User comics about sign up challenges

by Amelia on July 13, 2010

Mobile sign up challenges


Detail - Galina registers on the iPhone

I was inspired to create my first user comic by a potentially challenging sign up form we were about to implement. This was back at the tail end of 2008. WebEx was just launching our first mobile app: WebEx on the iPhone at MacWorld. The thought was we would offer sign up for a free trial of WebEx directly on the iPhone too. Using the same number of fields on the iPhone that we did when people signed up online. Uh oh. That seemed pretty challenging to me, and so I put it into a comic using the expressive Galina from to help explain the obstacles this would present to sign up.

It told the story! And helped explain the user’s context: it’s harder to type on any mobile device, especially on an iPhone, and someone is more likely to have less time and less focus. Therefore… using a long form with many fields would not encourage sign ups.

Galina registers on the iPhone

Galina registers on the iPhone

See the full comic here.

Submit: the wrong moment for a long-winded sign up

More recently, I was explaining how requiring a long registration form for access to simple content or functionality isn’t well received today by many, particularly when they are in the midst of other tasks or at times when they’re in a rush. This was more of a quick sketch of stream of consciousness while dealing with minor frustrations like this. It’s all about placing these hurdles at the right point in a flow, or using some kind of incremental engagement.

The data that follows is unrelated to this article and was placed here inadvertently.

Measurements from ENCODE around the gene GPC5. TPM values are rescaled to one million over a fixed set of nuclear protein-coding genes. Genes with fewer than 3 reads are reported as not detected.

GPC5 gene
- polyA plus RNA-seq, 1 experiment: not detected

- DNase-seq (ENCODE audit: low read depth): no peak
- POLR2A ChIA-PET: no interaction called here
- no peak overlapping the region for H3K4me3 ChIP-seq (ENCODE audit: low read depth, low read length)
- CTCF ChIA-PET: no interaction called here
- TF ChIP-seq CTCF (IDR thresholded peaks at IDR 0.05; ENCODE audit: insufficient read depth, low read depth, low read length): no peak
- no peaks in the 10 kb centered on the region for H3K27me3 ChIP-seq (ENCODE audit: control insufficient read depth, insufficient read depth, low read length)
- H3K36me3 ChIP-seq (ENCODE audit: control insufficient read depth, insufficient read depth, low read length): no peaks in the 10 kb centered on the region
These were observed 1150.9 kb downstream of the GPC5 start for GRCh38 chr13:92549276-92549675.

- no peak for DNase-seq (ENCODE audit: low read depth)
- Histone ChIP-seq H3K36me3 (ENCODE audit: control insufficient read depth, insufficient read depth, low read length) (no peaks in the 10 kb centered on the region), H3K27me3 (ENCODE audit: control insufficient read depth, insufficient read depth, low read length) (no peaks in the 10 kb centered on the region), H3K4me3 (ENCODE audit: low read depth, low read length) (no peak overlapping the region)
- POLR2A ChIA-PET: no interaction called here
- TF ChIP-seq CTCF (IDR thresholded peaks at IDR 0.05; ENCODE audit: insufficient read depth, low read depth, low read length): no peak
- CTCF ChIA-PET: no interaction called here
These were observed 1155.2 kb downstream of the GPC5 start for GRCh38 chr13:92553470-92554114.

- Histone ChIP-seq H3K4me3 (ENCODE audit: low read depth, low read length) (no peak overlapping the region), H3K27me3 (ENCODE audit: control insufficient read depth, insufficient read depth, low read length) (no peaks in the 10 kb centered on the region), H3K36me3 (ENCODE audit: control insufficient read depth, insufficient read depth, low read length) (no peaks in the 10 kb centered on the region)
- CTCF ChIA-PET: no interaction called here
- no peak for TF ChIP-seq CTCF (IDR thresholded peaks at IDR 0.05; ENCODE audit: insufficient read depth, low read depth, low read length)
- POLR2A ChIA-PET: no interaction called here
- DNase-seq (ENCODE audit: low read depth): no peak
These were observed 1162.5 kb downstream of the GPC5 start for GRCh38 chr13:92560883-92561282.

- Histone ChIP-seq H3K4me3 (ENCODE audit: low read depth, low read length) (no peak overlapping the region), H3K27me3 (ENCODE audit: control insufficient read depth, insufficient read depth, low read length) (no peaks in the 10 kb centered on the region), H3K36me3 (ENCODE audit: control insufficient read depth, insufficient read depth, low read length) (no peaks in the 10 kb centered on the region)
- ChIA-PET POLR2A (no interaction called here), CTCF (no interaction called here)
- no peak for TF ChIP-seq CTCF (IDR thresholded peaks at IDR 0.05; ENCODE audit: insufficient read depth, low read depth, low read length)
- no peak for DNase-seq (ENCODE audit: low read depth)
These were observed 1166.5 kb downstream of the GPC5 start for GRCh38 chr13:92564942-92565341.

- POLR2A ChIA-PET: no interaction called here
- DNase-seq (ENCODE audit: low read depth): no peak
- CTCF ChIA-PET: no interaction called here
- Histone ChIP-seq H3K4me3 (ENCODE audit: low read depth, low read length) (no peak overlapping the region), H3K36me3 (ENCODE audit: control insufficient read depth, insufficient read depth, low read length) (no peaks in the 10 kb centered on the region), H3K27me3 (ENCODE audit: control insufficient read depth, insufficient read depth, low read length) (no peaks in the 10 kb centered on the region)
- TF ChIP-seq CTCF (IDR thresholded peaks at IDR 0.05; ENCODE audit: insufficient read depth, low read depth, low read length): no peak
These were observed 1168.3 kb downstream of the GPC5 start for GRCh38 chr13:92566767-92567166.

An iPad comic helped to illustrate:

Create Account to Join a Meeting

I have to do all this right now? I'm in a hurry

Sign up forms are one of those white rabbit problems: many of us feel like we’re always late, and there’s rarely time to do something extra without feeling at least a little irritated about it.

That’s why I was intrigued by the beta sign up for Automatic’s Vault. Sure, it actually asked me for a number of decisions and inputs. Including how much I’d want to pay for the product when it goes live– which is basically a low-tech pricing survey. But the beta invite was presented as an application to get a “golden ticket” (who wouldn’t want one of those?) in a smooth wiki-like UI, and sprinkled with clever placeholders for the blanks on the form. And nice follow through—after I “submitted” I got a love note in my inbox from the Automatic team. Nice!


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